Last Updated: Friday - 09/24/2010
June 29, 2009
Pain can be the pathway to spiritual healing
While miracles can happen, God the potter often keeps our flaws
My Glass is Half Full
By MARK PICKUP
There are opportunities to serve God in every situation in which we find ourselves. We may have to look for the opportunities but even the most mundane of circumstances can provide opportunities to serve God or humanity in the Lord's name.
No circumstances are too small or too big that we are unable to be of service to the kingdom of God.
Mother Teresa said this: "It is not how much we do, but how much love we put in the doing. It is not how much we give, but how much love we put in the giving."
If you are a police officer, a firefighter, a bookkeeper or a janitor, remember that God desires that we be peaceful, safe and orderly. Give your vocation your best as though you are doing your job for God, not just the salary. Offer your work to God's service.
Simple housework or making supper for your family can be offered up to God.
When I take my grandchildren to a playground, invariably I encounter a frazzled parent of an energetic pre-schooler. I try to encourage them through conversation. Sometimes they want to "vent" and so I practise my listening skills.
Even in degenerative disability, many opportunities for service arise. They come in the oddest forms and at the oddest times. I know in my heart they are not random - God sends me the opportunities to serve him by serving people.
About 15 years ago, I was asked to visit a young man who had a terrible version of the disease I suffer from: multiple sclerosis. His name was Derek. Back then, there were no effective drugs to stop or slow the progress of MS.
Derek's career as an engineer was destroyed just as it was beginning. His wife left him. I found Derek wheelchair-bound in a dingy apartment. He wanted to die.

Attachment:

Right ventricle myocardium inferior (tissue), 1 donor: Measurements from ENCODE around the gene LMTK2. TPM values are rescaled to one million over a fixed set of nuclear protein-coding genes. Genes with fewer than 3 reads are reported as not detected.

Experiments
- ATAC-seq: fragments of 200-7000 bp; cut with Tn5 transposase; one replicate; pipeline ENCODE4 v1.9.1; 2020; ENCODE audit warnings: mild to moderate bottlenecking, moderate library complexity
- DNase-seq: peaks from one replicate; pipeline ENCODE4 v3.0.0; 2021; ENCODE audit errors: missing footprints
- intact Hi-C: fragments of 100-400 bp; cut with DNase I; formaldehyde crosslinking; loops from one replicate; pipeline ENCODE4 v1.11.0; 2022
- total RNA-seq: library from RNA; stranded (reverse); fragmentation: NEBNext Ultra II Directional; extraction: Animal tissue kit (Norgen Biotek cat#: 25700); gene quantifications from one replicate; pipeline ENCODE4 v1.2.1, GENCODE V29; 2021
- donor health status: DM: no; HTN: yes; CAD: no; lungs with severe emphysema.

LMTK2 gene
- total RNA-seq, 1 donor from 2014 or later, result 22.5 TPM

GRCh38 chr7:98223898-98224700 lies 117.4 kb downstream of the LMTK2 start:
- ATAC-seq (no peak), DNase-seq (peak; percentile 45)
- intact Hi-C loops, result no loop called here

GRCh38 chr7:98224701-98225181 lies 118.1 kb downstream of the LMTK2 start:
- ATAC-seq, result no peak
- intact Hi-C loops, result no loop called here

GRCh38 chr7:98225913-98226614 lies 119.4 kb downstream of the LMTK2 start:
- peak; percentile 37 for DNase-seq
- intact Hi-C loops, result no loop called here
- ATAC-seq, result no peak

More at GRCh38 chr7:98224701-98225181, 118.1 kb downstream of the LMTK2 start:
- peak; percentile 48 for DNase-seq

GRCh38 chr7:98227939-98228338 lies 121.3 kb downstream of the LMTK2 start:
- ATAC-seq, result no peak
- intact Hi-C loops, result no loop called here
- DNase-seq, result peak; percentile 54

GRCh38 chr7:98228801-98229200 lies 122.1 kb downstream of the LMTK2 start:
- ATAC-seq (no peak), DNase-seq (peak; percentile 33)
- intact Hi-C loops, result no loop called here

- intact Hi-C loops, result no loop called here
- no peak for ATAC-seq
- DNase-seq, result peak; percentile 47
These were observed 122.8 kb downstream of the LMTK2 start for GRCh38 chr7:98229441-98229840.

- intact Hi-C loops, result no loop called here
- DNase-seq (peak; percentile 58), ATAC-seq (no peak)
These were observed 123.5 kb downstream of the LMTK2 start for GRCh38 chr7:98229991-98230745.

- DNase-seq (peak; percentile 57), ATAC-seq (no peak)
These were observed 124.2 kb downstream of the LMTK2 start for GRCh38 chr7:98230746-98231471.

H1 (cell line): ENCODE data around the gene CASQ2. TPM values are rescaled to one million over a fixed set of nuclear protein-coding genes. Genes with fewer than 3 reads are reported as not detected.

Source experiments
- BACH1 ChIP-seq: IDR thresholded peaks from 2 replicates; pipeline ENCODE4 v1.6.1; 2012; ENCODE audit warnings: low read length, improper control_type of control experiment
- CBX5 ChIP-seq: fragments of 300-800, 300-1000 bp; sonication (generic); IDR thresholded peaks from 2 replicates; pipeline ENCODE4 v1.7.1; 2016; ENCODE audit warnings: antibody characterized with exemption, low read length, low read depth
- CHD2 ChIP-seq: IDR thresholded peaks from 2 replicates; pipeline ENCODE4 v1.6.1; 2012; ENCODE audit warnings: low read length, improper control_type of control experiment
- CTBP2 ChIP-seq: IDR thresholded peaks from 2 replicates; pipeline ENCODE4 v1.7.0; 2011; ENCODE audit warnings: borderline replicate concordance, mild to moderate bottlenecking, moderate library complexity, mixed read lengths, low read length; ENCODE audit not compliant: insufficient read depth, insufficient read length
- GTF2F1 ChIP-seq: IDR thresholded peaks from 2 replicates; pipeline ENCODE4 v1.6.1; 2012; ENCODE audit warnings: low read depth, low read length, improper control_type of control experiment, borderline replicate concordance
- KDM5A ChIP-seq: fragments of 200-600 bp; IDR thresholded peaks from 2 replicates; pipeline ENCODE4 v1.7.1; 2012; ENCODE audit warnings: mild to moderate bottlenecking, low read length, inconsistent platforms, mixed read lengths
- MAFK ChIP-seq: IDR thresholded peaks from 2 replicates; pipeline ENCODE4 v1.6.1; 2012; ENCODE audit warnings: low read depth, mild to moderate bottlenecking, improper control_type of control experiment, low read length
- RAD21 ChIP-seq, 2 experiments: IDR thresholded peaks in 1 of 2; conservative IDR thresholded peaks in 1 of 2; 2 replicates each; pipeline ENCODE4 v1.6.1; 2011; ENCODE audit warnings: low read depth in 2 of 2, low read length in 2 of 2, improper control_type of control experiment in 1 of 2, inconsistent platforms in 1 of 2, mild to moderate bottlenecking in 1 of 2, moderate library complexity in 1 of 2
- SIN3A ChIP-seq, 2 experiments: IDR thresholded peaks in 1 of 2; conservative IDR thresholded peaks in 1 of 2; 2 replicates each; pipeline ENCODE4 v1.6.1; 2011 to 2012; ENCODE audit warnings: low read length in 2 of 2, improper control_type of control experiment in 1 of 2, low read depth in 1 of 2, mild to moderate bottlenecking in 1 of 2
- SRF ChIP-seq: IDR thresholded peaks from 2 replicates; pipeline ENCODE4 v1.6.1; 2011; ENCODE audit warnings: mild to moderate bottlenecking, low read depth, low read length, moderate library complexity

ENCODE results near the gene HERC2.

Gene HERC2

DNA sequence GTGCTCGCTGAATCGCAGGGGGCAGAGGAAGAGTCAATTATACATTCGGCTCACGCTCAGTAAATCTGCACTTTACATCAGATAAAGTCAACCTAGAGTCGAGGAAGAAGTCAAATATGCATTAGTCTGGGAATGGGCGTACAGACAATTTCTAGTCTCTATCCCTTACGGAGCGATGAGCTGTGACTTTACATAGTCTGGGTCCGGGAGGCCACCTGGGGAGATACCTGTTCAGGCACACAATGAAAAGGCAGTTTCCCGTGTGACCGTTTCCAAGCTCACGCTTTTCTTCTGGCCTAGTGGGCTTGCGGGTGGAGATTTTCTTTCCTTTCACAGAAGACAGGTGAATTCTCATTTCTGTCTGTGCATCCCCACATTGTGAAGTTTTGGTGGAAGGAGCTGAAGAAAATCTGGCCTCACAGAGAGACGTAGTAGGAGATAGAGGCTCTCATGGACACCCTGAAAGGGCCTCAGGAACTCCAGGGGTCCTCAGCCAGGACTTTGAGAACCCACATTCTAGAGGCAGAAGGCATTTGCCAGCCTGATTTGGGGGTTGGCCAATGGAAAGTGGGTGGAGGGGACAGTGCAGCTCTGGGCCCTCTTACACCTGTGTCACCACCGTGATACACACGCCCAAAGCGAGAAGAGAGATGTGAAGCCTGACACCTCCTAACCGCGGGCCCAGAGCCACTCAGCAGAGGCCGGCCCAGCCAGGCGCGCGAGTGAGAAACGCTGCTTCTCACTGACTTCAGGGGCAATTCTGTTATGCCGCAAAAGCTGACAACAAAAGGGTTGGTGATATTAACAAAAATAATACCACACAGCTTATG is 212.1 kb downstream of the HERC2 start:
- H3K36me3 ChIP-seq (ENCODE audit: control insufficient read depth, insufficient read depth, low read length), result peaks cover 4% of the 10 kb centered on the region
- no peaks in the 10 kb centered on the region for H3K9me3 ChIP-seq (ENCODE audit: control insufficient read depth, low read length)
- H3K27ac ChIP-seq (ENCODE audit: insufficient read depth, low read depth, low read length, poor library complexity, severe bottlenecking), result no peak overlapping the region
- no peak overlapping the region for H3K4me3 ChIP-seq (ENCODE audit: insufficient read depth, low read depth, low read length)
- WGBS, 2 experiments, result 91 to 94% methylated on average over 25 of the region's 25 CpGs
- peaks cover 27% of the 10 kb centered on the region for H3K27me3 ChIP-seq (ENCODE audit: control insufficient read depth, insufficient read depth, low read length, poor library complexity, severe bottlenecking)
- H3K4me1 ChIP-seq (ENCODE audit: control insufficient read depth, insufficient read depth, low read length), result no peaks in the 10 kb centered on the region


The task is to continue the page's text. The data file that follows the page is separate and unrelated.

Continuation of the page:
He allowed me to enter his anguished reality because our common disease gave me entrance into his world. My wheelchair and pain spoke to his pain.
I was able to tell him with authority: "Derek, we are not alone in this fire. There is another with us. Jesus Christ is here. I feel his presence."
Derek looked at me through blood-shot eyes, tears streaming down his cheeks, and he said, "He is? I don't feel him."
Of course he didn't. His shock was too new; his pain and sorrow were too fresh. He felt deserted by God, but that did not mean his perception was accurate. It's impossible to see clearly when tears blur your vision.
Derek was a terrified and frantic man. His wild desperation made him incapable of receiving comfort from the Comforter.
Derek reminded me of a hungry infant so ravenous and upset it will not accept the bottle of milk at its lips.
He could not be helped because he was too frantic for assistance. Derek was like a drowning man wildly flailing, clutching, kicking and grabbing.
Derek would not accept God without divine physical deliverance from multiple sclerosis. He wanted nothing other than his old life back.
He only wanted God on Derek's terms, not God's terms.
The spiritual stakes of Derek's grief were horribly high. With time he would either surrender his predicament to the will of God's wisdom or he would rebel and become bitter and angry.
After Derek's panic and shock subsided from acquiring a catastrophic disease and losing his wife and career, he would have the opportunity to ask (not demand) "Why?"
Only in surrender do we become pliable in the hands of God. He is the potter; we are the clay. Only in surrender to the will of God can we discover the reason for which we were created.
Rebellion spawns disdain for the reason we were created. At the core of the human soul rests a desire to love perfectly and to be loved perfectly. That is only possible by knowing Christ. Only in Christ are we able to receive perfect love and begin to love perfectly. This is the reason we were created.
Was Derek ever delivered from his multiple sclerosis? I don't know, I did not see him again.
Miracles happen. But by the nature of miracles, they are rare. Jesus cured one paralytic at the pool of Bethesda. The Gospel account leaves us to conclude many others were left uncured. More often than not people need adversity or pain in order to discover their abject need for God.
C.S. Lewis said, "God whispers in our pleasures, speaks in our conscience, but shouts in our pain: it is his megaphone to rouse a deaf world." Many of us need to remain uncured of physical affliction in order to be roused to God's call for spiritual healing.
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